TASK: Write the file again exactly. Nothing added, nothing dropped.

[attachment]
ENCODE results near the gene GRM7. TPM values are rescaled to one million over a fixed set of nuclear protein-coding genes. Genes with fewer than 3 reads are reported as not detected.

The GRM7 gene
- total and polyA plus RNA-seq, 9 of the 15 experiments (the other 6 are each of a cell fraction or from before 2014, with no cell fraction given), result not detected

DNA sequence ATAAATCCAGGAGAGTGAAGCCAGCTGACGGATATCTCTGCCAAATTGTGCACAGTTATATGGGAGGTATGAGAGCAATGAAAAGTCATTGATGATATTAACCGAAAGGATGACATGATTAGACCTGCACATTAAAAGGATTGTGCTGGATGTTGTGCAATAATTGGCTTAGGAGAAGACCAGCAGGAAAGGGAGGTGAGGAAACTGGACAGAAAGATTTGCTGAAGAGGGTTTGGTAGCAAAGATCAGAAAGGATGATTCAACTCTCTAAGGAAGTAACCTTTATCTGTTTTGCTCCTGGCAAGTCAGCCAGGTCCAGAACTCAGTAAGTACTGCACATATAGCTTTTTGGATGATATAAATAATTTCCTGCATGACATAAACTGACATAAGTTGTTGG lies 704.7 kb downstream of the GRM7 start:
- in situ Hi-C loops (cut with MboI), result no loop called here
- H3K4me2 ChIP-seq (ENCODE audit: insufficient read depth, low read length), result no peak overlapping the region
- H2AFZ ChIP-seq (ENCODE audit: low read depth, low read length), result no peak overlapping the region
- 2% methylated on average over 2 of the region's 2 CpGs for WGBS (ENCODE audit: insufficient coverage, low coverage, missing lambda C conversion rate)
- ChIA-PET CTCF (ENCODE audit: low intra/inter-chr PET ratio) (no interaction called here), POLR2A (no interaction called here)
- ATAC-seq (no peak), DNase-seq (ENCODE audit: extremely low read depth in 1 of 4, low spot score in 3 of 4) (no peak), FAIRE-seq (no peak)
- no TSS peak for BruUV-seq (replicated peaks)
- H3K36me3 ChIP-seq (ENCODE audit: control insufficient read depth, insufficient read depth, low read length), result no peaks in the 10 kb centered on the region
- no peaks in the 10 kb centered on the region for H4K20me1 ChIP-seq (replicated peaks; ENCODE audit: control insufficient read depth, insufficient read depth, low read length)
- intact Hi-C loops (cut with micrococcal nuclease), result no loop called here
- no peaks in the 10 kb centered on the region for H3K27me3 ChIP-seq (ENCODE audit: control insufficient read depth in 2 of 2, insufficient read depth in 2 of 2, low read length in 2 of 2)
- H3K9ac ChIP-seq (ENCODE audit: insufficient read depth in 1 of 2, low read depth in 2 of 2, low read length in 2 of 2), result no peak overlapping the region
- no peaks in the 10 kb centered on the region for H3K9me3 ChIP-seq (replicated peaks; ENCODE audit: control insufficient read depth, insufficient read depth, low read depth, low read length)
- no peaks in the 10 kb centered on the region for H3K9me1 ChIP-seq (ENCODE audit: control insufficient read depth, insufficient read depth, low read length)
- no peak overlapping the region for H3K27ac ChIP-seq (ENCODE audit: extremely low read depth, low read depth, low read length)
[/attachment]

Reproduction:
ENCODE results near the gene GRM7. TPM values are rescaled to one million over a fixed set of nuclear protein-coding genes. Genes with fewer than 3 reads are reported as not detected.

The GRM7 gene
- total and polyA plus RNA-seq, 9 of the 15 experiments (the other 6 are each of a cell fraction or from before 2014, with no cell fraction given), result not detected

DNA sequence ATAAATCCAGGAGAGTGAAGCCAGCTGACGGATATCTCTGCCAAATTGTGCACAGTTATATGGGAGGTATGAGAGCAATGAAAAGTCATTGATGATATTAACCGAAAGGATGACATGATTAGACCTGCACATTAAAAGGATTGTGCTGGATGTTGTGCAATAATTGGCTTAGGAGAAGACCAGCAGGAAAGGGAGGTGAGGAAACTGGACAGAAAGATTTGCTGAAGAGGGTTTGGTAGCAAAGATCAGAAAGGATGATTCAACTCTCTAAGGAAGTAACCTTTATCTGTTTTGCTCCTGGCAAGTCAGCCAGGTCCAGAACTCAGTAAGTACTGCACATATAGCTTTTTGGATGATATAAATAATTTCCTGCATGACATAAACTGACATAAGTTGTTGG lies 704.7 kb downstream of the GRM7 start:
- in situ Hi-C loops (cut with MboI), result no loop called here
- H3K4me2 ChIP-seq (ENCODE audit: insufficient read depth, low read length), result no peak overlapping the region
- H2AFZ ChIP-seq (ENCODE audit: low read depth, low read length), result no peak overlapping the region
- 2% methylated on average over 2 of the region's 2 CpGs for WGBS (ENCODE audit: insufficient coverage, low coverage, missing lambda C conversion rate)
- ChIA-PET CTCF (ENCODE audit: low intra/inter-chr PET ratio) (no interaction called here), POLR2A (no interaction called here)
- ATAC-seq (no peak), DNase-seq (ENCODE audit: extremely low read depth in 1 of 4, low spot score in 3 of 4) (no peak), FAIRE-seq (no peak)
- no TSS peak for BruUV-seq (replicated peaks)
- H3K36me3 ChIP-seq (ENCODE audit: control insufficient read depth, insufficient read depth, low read length), result no peaks in the 10 kb centered on the region
- no peaks in the 10 kb centered on the region for H4K20me1 ChIP-seq (replicated peaks; ENCODE audit: control insufficient read depth, insufficient read depth, low read length)
- intact Hi-C loops (cut with micrococcal nuclease), result no loop called here
- no peaks in the 10 kb centered on the region for H3K27me3 ChIP-seq (ENCODE audit: control insufficient read depth in 2 of 2, insufficient read depth in 2 of 2, low read length in 2 of 2)
- H3K9ac ChIP-seq (ENCODE audit: insufficient read depth in 1 of 2, low read depth in 2 of 2, low read length in 2 of 2), result no peak overlapping the region
- no peaks in the 10 kb centered on the region for H3K9me3 ChIP-seq (replicated peaks; ENCODE audit: control insufficient read depth, insufficient read depth, low read depth, low read length)
- no peaks in the 10 kb centered on the region for H3K9me1 ChIP-seq (ENCODE audit: control insufficient read depth, insufficient read depth, low read length)
- no peak overlapping the region for H3K27ac ChIP-seq (ENCODE audit: extremely low read depth, low read depth, low read length)